But back to 8th period that Friday in February, lo these many years ago. Everyone knows the week, and the school day, have their own rise and fall dynamic, like a Mahler symphony or a Led Zeppelin show. Monday’s child was sour of face, mad to be back in school; Tuesday through Thursday you could get some work done; Friday’s child was in a frenzy at the prospect of getting out of there. Same with 8th period. 7-221 would tear in from 7th period gym, straggling up the stairs, all red in the face from dodgeball or steal the bacon, first Jeffrey, then DJ, then Janeris, rushing in and sprawling on the nearest seat at hand, huffing and puffing, then demanding to go get some water from the hall. At first I tried to reel it in, one kid then the next, each with a semi-official hall pass going down to the water fountain, leering at Senor Hernandez’s bilingual class next door, then slowly sauntering back. But the kids would all claim to have asthma (this was the South Bronx, so it wasn’t that implausible) and that they were going to have an attack if they didn’t get some water right away. Then, I gave up and lined everyone up to take them to the water fountain, where everyone acted like Chevy Chase in the Three Amigos, and by the time we got back the class was halfway over, at which time Arthur would finally show up from gym, bouncing his basketball once, twice between his legs and shoots off the the wall over the blackboard. Around December, I gave up teaching any kind of real lesson Fridays 8th period (forgive me, Teach for America, for I have sinned) and would pass out some science vocabulary crossword puzzles or other busywork and walk around joking and glowering at them if they threatened not to write down that _ _ _ _ _ _ _ : Mass/Volume wasn’t density, or whatever.
It was still touch and go, but that Friday I was sure I was in the clear. The bell was soon to ring, the three-day weekend was so close I could taste it, and I told everyone to line up.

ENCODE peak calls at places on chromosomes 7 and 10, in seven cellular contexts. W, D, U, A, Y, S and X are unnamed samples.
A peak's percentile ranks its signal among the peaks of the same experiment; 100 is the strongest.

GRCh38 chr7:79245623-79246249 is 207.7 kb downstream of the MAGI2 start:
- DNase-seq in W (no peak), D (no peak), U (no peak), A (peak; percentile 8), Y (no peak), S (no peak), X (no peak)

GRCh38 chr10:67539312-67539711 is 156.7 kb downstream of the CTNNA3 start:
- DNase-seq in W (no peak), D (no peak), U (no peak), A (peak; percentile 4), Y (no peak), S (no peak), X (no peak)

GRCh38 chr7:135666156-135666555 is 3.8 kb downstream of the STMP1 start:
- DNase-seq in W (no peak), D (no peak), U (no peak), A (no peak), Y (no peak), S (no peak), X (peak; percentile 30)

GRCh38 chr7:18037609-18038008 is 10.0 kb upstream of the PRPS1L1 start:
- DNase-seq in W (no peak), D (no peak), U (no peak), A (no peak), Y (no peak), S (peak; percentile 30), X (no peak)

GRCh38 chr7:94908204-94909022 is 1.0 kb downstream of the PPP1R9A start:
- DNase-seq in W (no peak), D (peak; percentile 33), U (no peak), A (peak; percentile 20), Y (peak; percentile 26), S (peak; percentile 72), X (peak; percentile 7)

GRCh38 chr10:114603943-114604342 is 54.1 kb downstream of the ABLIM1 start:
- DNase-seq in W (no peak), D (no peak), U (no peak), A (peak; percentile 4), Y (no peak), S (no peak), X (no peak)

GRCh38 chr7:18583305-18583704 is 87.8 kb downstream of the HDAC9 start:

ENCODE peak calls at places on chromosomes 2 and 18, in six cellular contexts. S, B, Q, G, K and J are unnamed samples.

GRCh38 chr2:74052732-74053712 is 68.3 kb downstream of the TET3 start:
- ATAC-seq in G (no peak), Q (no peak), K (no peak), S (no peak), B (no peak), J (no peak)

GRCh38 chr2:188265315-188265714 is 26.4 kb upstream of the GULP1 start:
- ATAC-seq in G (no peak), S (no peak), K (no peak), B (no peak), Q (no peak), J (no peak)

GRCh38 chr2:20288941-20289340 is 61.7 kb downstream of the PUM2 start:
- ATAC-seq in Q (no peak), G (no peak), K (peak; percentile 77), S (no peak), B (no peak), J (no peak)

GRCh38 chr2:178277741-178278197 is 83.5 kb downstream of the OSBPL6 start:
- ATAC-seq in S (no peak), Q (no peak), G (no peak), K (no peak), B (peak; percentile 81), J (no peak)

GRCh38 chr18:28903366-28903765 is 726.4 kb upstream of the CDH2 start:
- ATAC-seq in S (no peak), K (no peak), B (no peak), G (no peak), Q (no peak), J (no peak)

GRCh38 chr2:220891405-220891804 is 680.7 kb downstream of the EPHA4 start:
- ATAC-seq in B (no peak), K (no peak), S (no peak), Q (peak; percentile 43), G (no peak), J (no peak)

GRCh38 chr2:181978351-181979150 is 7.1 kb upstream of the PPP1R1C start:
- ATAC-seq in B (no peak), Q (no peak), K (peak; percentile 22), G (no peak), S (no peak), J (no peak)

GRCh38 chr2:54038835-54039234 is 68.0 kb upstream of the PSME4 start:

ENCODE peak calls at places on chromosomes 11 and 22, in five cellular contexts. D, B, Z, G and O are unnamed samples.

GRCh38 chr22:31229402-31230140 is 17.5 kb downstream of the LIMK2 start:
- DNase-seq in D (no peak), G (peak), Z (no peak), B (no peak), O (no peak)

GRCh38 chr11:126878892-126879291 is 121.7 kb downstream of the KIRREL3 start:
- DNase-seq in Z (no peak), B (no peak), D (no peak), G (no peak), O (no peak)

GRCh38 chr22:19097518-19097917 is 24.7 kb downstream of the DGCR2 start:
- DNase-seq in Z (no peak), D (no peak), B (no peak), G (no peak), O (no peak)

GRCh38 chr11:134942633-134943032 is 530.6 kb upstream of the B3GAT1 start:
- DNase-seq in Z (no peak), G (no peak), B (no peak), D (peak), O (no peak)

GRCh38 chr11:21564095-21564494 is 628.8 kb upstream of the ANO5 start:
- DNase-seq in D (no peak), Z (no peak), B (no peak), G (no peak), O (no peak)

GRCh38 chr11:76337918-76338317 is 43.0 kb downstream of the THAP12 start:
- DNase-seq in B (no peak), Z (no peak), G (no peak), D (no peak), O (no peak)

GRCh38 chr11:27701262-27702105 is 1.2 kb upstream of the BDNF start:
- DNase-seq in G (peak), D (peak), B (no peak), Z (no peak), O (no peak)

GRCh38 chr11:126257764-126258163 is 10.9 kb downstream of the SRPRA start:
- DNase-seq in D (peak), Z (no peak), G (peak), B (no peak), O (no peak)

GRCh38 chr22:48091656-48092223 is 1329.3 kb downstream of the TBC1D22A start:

Franklin had, in fact, turned out to be a terrible Carrier of the Section Sheet. Despite his angelic demeanor that first day, he was constantly and near-silently telling other kids the precise words that would drive them absolutely bonkers. Johnson, the inclusion kid with a zeroth-grade reading level, was his most frequent target, but everyone would come in for it sooner or later, and howl with rage before striding over to him to wrest the section sheet from his hands in hope of scribbling down his name (“since you don’t do nothin anyway!” with an accusatory finger at me) on the sheet.
On the day in February, Danny D. (not DJ, Danny J.) and he had lined up with the rest of the kids tapping their feet in anticipation of the three day weekend just like me, when boom! Franklin had whispered something unforgivable to Danny and Danny was on top of him on the floor, arms flying.
Let’s pause the tape right there, as I was hauling Danny off of Franklin, and observe that for all the craziness in that school (the school was threatened with State Takeover that year and was put under State Supervision the following year) roughly none of the boys had expressed any interest in hurting each other up to that point. Some chest bumping, some growling, some yells of “Hold me back! Hold me back!” and then they were only too happy for you to hold them back. The girls were a different story, as one wild hair-pulling incident between Irina and Sanjida had revealed, but the boys only wanted to be seen to be eager to fight, not to do it. (I’ve observed one exception to this pattern- in India, I took a hike through the woods near the Sarahan temple they based Indiana Jones and the Temple of Doom on, and I saw two boys, one big and nattily dressed, the other tiny in a stained shirt, wailing on each other with fist-flying abandon. They stopped as I approached, I offered them my water – the big kid refused and the tiny kid accepted- and then got back to punching each other.)
But let’s unpause the videotape. I pull Danny off of Franklin, hold him back underneath his arms, while Franklin stood up and with a look of cold determination, gave Danny a right cross (THUNK!) to his face while I held him back. I gaped, and let go of Danny, who coughed in shock and pain – it was an act of such (literal) underhandedness I was speechless.
The bell rang, and Franklin dashed out, followed by 7-221, abuzz with what just happened, followed by Danny, fat-lipped and eager for revenge. Mr. Melman, the dean, caught him at the door.
“Did you put what happened on the Section Sheet?” he said to me.